PARK CITY, Utah — John Schoenfeld came to an exclusive resort here to do business with Mitt Romney. But he stayed for the politics.
Schoenfeld spent most of Wednesday in a downstairs conference room of the Stein Eriksen Lodge assessing the investments of Solamere Capital, the firm co-founded by Romney’s son Tagg and increasingly managed by Romney himself. Then he learned that several potential GOP presidential candidates would be attending a separate Romney conference at the same exclusive lodge.
“I’m going to stretch my clothes another day,” the Chicago-based lawyer said after moving upstairs to join hundreds of Romney’s top donors to kick off the former Republican presidential nominee’s Experts and Enthusiasts 2013 conference. Schoenfeld said he became enthusiastic about the prospect of spending Friday morning driving golf balls with Sen. Rand Paul (R-Ky.), breaking bread with New Jersey Gov. Chris Christie or shooting skeet with Rep. Paul Ryan (R-Wis.), Romney’s running mate in 2012. “That looked like fun.”
The concentration of wealthy Romney backers in one place is a natural draw for politicians with national ambitions. But, as Solamere investors acknowledged, the gathering also provided them with potential targets, lending the retreat an aura of personal enrichment along with the focus on public policy.
The former Romney campaign aides who haunted the old alpine hotel played down the overlap between the two conferences, arguing that they had planned the ideas conference for the following weekend but moved it up for logistical reasons.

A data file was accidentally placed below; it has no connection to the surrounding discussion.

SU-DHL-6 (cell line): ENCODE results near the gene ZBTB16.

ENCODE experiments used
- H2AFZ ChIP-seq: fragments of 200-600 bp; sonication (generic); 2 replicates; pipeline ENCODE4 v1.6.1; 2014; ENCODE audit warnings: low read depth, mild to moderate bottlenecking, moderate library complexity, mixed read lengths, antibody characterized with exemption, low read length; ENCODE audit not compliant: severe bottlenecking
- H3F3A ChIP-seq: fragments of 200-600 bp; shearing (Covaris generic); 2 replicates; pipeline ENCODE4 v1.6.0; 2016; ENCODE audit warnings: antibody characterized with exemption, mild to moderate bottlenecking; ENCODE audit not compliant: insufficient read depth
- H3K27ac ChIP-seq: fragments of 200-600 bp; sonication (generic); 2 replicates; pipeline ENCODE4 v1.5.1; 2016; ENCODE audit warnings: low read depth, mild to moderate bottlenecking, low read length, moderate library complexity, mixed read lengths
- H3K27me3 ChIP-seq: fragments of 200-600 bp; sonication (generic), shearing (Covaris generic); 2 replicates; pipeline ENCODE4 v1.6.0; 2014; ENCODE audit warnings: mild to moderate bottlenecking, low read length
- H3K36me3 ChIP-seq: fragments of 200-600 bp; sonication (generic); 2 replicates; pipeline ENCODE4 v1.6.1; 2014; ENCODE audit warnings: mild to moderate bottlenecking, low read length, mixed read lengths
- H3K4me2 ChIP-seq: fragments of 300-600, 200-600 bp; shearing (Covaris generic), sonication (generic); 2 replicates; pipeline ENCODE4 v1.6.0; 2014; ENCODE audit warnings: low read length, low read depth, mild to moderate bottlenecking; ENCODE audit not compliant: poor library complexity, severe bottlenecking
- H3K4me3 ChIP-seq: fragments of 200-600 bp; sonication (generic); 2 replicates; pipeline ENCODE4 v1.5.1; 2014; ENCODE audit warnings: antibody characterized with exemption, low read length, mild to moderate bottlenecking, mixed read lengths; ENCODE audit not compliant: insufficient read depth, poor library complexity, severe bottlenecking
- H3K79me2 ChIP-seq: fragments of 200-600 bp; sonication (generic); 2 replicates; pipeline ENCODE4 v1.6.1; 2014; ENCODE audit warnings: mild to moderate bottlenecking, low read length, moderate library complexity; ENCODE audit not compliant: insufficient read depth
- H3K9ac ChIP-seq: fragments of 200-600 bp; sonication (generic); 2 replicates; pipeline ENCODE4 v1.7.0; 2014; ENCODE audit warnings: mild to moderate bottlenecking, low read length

Romney himself made no mention of Solamere as he spoke onstage about “great challenges for America.” Former adviser Ron Kaufman shrugged about Solamere’s sponsorship of the event: “Someone has to pay for it.”
Instead they characterized the three-day event as Romney’s own Aspen Ideas Festival, a significant step in his return to public relevance and proof of his political clout. But the retreat also highlights the enduring flaws that helped sink Romney’s candidacy.
His ideas conference, much like his campaign, had no specific agenda and would define itself over time, aides said. The off-the-record sessions, the cigar rooms and the vanilla homogeneity of the exclusive event evoked the elitism of his disastrous speech to donors about the “47 percent.”
And Romney hasn’t exactly loosened up. When the former GOP nominee suddenly appeared in the lounge on the way to the kick-off festivities, he responded to a question about his ambitions for the conference by grabbing his wife’s hand and scampering out the door.
He did take time to sit down with CNN and ruminate on his election loss and its possible causes.
“I wish the hurricane hadn’t have happened when it did because it gave the president a chance to be presidential,” Romney said in reference to Hurricane Sandy. “But, you know, you don’t look back and worry about each little thing.”
Romney took a more expansive tack in his keynote address Thursday, offering an explicitly nonpolitical speech, with slides exploring national challenges such as the federal deficit and economic growth, according to attendees. He then urged conference participants to discuss possible solutions in working groups. The speech was closed to the media.
Even after the speech, there was confusion about the exact purpose of the retreat.
“What are Mitt’s plans?” was the major question coming out of the retreat, said former senator Bob Bennett (R-Utah). “There doesn’t seem to be an answer coming out of this.”